Western North Carolina Presbytery has dismissed another church from the Presbyterian Church (USA) with its property for a price of $600,000.
With a new name – Hendersonville Presbyterian Church – and a new denomination – the Evangelical Presbyterian Church – the congregation now stands “one the edge of Promised land,” according to Pastor Bill Campbell.
In the church’s May 2017 newsletter, Campbell compared the congregation’s experience with leaving the PCUSA to join the EPC with the Israelites’ escape from Egypt and their path to the Promised Land.
After leaving Egypt, the Israelites didn’t anticipate wandering through the Sinai wilderness. “God anticipated it for them,” wrote Campbell. “It was God’s plan to refine them like steel and to forge them into an army. The desert prepared them for the desserts of the Promised Land.”
“Our congregation voted to leave our own ‘Egypt’ on June 5, 2013. That is, we voted to be dismissed from one denomination, the PCUSA, and to affiliate with another, the Evangelical Presbyterian Church (EPC). We hoped to reach a settlement and walk into the land of promise within months. Instead, we wandered the desert of delay for almost four years, constantly searching the horizon for an oasis of hope. Through it all, the Lord guided us, provided for us, and sustained us. He was making us stronger and purer in our passion to know Him and to love one another.”
The congregation’s June 5 vote was 81 percent in favor of leaving the denomination. Of the 332 ballots cast, 270 voted to re-affiliate with the EPC, while 60 voted to stay in the PCUSA. But it wasn’t until Easter Sunday – April 16, 2017 – that the announcement was made: The settlement agreement with the presbytery had been approved.
After thanking the negotiating team, Campbell wrote:
“We are now on the edge of the Promised Land. The church officers have gone before us, to spy it out. Once they have examined the land and been examined (by an EPC commission), we will gather at the river. That is, we will have a service of reception by the EPC, held in our church this summer, likely in mid-June. In this celebration, we will cross to the other side.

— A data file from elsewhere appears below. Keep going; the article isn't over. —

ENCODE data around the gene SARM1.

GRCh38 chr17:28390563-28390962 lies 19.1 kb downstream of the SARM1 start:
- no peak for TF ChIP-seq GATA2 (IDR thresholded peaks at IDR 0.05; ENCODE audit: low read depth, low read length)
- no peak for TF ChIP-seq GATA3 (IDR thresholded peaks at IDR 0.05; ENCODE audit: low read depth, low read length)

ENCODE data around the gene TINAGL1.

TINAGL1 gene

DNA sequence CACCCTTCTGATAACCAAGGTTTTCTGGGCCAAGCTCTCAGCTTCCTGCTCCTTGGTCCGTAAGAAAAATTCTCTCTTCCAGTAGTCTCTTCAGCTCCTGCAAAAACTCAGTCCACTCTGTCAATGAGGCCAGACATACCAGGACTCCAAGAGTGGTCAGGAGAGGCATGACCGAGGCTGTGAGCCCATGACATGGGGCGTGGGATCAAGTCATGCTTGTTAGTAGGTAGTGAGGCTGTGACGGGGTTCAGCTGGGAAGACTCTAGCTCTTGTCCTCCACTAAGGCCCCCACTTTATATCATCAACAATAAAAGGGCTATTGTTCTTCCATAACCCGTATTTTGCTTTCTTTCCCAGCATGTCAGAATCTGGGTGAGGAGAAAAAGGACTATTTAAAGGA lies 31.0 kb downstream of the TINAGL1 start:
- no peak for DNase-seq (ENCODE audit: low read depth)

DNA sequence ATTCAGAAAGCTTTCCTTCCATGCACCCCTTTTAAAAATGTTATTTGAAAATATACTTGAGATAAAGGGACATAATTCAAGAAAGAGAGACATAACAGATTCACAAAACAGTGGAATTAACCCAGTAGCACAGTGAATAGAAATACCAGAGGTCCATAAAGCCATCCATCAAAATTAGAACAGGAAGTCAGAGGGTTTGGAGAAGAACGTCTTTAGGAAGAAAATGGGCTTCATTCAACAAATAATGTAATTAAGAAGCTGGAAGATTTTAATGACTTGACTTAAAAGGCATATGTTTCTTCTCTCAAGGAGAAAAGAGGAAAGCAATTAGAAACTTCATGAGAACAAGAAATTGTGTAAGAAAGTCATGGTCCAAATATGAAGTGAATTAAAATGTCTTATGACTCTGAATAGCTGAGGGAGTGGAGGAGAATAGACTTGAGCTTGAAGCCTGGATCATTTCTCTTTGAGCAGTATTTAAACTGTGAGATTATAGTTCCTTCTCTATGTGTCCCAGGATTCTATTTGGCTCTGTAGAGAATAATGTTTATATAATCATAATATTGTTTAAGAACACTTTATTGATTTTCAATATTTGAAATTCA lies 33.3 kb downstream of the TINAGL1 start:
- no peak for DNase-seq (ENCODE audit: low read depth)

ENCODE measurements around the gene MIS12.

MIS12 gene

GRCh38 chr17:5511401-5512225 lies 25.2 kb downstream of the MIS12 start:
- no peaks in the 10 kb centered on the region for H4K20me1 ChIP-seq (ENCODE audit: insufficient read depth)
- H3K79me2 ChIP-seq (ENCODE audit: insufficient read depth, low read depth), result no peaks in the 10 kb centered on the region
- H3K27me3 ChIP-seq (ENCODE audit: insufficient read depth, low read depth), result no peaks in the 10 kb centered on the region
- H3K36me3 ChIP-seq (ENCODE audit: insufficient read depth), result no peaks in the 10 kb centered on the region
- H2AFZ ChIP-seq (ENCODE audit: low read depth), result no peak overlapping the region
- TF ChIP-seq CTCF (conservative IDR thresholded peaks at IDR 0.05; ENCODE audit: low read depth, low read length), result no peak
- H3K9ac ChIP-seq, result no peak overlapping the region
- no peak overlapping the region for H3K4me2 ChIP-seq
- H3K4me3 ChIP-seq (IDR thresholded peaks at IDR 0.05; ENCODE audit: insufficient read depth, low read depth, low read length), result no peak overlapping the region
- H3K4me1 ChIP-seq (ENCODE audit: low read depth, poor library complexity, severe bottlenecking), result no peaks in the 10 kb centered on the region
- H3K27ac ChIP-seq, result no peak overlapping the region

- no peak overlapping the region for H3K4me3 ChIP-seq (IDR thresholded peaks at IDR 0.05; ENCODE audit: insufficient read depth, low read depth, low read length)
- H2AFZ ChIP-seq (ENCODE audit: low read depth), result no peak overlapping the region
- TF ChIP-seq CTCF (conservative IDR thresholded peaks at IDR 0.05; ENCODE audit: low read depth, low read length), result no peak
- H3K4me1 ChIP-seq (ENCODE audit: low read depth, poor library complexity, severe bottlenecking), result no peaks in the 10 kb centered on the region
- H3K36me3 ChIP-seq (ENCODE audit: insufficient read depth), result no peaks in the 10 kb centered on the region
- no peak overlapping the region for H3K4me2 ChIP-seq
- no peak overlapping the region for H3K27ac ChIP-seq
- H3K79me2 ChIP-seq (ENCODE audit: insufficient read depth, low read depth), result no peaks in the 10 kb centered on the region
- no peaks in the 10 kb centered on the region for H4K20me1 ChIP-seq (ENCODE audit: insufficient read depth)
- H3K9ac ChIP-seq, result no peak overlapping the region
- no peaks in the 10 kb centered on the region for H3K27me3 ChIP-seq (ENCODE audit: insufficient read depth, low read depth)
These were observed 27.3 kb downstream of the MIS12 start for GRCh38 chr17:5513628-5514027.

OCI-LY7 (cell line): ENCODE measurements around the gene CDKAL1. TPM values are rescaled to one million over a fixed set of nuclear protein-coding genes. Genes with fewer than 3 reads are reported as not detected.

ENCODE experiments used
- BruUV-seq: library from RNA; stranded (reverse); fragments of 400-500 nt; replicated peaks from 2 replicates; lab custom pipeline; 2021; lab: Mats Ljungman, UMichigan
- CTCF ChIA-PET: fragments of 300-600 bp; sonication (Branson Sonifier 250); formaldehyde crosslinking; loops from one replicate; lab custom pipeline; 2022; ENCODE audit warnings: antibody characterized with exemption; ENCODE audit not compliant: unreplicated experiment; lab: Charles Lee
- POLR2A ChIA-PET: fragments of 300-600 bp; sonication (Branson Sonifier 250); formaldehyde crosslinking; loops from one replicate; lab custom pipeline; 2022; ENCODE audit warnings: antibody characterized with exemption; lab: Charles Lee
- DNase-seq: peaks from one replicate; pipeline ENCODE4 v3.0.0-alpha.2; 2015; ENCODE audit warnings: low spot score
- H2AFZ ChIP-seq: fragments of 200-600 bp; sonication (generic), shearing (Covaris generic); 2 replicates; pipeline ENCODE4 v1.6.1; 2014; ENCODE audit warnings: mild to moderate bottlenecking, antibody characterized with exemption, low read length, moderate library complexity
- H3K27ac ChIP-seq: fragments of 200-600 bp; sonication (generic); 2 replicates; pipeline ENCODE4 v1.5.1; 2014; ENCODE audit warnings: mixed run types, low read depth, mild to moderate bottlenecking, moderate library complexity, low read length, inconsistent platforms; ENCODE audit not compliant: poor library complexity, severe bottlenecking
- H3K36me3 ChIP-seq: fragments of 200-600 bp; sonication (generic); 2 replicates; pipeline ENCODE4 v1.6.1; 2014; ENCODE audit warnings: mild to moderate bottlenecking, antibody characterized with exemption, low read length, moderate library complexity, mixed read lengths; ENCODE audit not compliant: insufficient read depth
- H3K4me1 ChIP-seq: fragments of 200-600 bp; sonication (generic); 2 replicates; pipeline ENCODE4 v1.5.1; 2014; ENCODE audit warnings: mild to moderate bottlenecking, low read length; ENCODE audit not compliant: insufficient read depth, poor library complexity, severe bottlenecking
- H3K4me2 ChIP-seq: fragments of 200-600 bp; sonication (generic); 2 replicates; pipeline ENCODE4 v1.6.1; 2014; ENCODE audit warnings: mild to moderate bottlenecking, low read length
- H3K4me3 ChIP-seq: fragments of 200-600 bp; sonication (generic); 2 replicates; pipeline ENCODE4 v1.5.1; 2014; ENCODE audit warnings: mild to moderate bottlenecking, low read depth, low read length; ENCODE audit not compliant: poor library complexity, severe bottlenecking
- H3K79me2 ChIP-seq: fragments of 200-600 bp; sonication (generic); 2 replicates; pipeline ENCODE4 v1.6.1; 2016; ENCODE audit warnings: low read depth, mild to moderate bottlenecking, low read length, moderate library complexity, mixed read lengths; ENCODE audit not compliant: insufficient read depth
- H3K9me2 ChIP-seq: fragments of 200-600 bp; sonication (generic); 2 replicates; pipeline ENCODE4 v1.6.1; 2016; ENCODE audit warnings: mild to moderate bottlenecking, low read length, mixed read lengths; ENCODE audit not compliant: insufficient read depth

“What an exciting time it is! But in all of our celebrations, let us remember to keep humble. The continued blessings of the Promised Land are conditional. We must keep our hearts right before God. It is sometime easier to trust in God when times are tough, when we know we need Him. As life becomes easier we humans often make idols of things, whether of church property, a new denomination, a particular doctrine, ourselves, or just about anything we can find on this earth. And once we do so, the very blessings of God can become to us a snare. Just as we trusted God in the lean times, let us trust God in plenty.
“As with Israel of old, we are blessed to be a blessing. We are called to reach out to our neighbors, near and far, with the abounding grace and wondrous truth of Scripture, and with a love that cannot be stopped. Think about it. The land we now call Israel, the Promised Land from long ago, is a desert that has blossomed. Out of Israel, a Savior has arisen to bring life to the world. And now the desert will bloom in our midst as we keep the Lord always before us.”
The Hendersonville settlement
To be dismissed from the PCUSA with its property, the congregation was required to pay $600,000 — $100,000 by July 1 payable to First Presbyterian Church-PCUSA, with additional payments of $50,000 to be made annually for 10 years.
First Presbyterian-PCUSA must use $75,000 of the $500,000 for missions. According to the settlement agreement, consideration should be given to continue supporting past mission recipients such as Black Mountain Home for Children, Youth and Families, Inc., and Interfaith Assistance Ministries, but the recipients will be determined solely by First Presbyterian.
The presbytery approved the settlement at its April 25 meeting, held at Montreat Conference Center. Both churches – Hendersonsville Presbyterian and First Presbyterian – also voted to approve the agreement.
Second $600,000 settlement for presbytery
On July 26, 2016, Western North Carolina Presbytery dismissed Lenoir Presbyterian Church, in Lenoir N.C. for $600,000 to ECO: A Covenant Order of Evangelical Presbyterians. The church also changed its name from First Presbyterian to Lenoir Presbyterian. Members of the congregation who decided to remain in the PCUSA, now use the name First Presbyterian.
The church was required to pay $100,000 immediately with the remainder to be paid in equal amounts, with no interest, over a 10-year period.